While a parent-led transparency movement in public schools continues growing statewide, an education conference last month in Dallas shared tools school districts can use. Providing records more quickly wasn’t discussed, but North Texas citizens told us how important transparency is in school districts.

The Texas Public Information Act (PIA) recognizes a citizen’s right to “inspect or copy” state and local government records. Since last year, an increasing number of Texans have been using the PIA to expose what is happening in their local school districts.

In North Texas, for example, open records requests (ORRs) from citizens revealed communications that led to the indictment of two Carroll Independent School District board trustees for violating state law. ORRs also exposed that the district applied for state taxpayer funds meant for abuse victims to help fund a leftist Cultural Competence Action Plan.

These and other actions led to the following question being asked of school board members and administrators at a Texas education panel last month entitled “Uncivil Discourse: Managing Disruptive Comments and Complaints in a Time of Unrest.”

“How many of you are just getting inundated with Public Information Act requests?” asked panelist James Whitton of the Fort Worth law firm Brackett & Ellis, P.C. “That’s not necessarily new, it’s just getting worse. People have learned to use the PIA as a weapon.”

The setting was txEDCON21, the annual conference of the Texas Association of School Administrators and Texas Association of School Boards. The conference was held at the Kay Bailey Hutchison Convention Center and Omni Hotel in Dallas this September. A number of attendees were photographed unmasked.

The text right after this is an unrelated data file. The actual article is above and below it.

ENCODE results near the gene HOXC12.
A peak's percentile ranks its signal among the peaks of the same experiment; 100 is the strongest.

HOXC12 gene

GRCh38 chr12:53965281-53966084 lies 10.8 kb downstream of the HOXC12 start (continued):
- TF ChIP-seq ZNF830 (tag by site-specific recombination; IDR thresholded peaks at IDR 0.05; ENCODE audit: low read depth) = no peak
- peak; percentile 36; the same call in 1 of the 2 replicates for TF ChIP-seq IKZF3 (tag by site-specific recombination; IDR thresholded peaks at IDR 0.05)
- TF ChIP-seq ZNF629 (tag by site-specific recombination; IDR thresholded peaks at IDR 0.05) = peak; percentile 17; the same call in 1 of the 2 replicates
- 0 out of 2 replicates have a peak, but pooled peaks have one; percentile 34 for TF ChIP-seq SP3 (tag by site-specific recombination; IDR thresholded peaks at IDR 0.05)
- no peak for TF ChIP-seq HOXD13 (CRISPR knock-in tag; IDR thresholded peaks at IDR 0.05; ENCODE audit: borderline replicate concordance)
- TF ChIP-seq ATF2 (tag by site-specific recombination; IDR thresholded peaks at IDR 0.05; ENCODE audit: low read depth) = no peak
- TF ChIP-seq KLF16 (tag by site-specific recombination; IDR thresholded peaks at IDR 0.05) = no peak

Other panel participants were Janet Bubert of the Underwood Law Firm; Joy Baskin, director of TASB Legal Services; and Daniel Stockton, Frisco ISD’s executive director of Government and Legal Affairs. One of the topics was how to handle open records requests from citizens.

Whitton discussed the 10 business days in which PIA requires officials to respond to an ORR. “Oftentimes, you’re not going to be able to produce all the requested documents within 10 school business days, and you just let the requestor know it’s going take us [this] long to get it,” he said, adding the delay “has to be reasonable in length.”

Bubert agreed. “The Attorney General’s Office confirmed that there is not an expectation that your staff members stop everything else that they’re doing in order to fulfill that request.” She said the estimate shouldn’t be “two years,” but school district staff shouldn’t “feel pressure” to halt “other responsibilities” to respond to ORRs.

Whitton mentioned another tool that school administrators and board members can use. “Don’t forget the power of requesting clarification,” he said, adding that people often “have no idea that their request is going to trigger a production of 10,000 pages of documents.”

“I think a lot of times when we read public information requests, if you think it’s really clear what they’re asking for, we don’t think to ask for clarification,” Daniel Stockton said.

Fighting for Transparency

“Open record requests are the best way for parents to see for themselves exactly what goes on in the schools from an administrative standpoint,” Ashley McCurry, a Carroll ISD parent, told Texas Scorecard. “It also helps us to pinpoint red flags on issues. For example, if a district takes a long time to provide documents or charges an exorbitant amount to fulfill the ORR, it tells me we need to keep digging. There is something there.”

If a school district is taking more than 10 days to fulfill an [open records request], I believe that there are deep-rooted, underlying problems.

Mitch Stacey, another Carroll ISD parent, responded as well. “If they needed an additional five business days or 10 business days, that seems like it would be appropriate,” he said. “When administrators, teachers, and staff are doing something that they shouldn’t do, it’s all hidden.”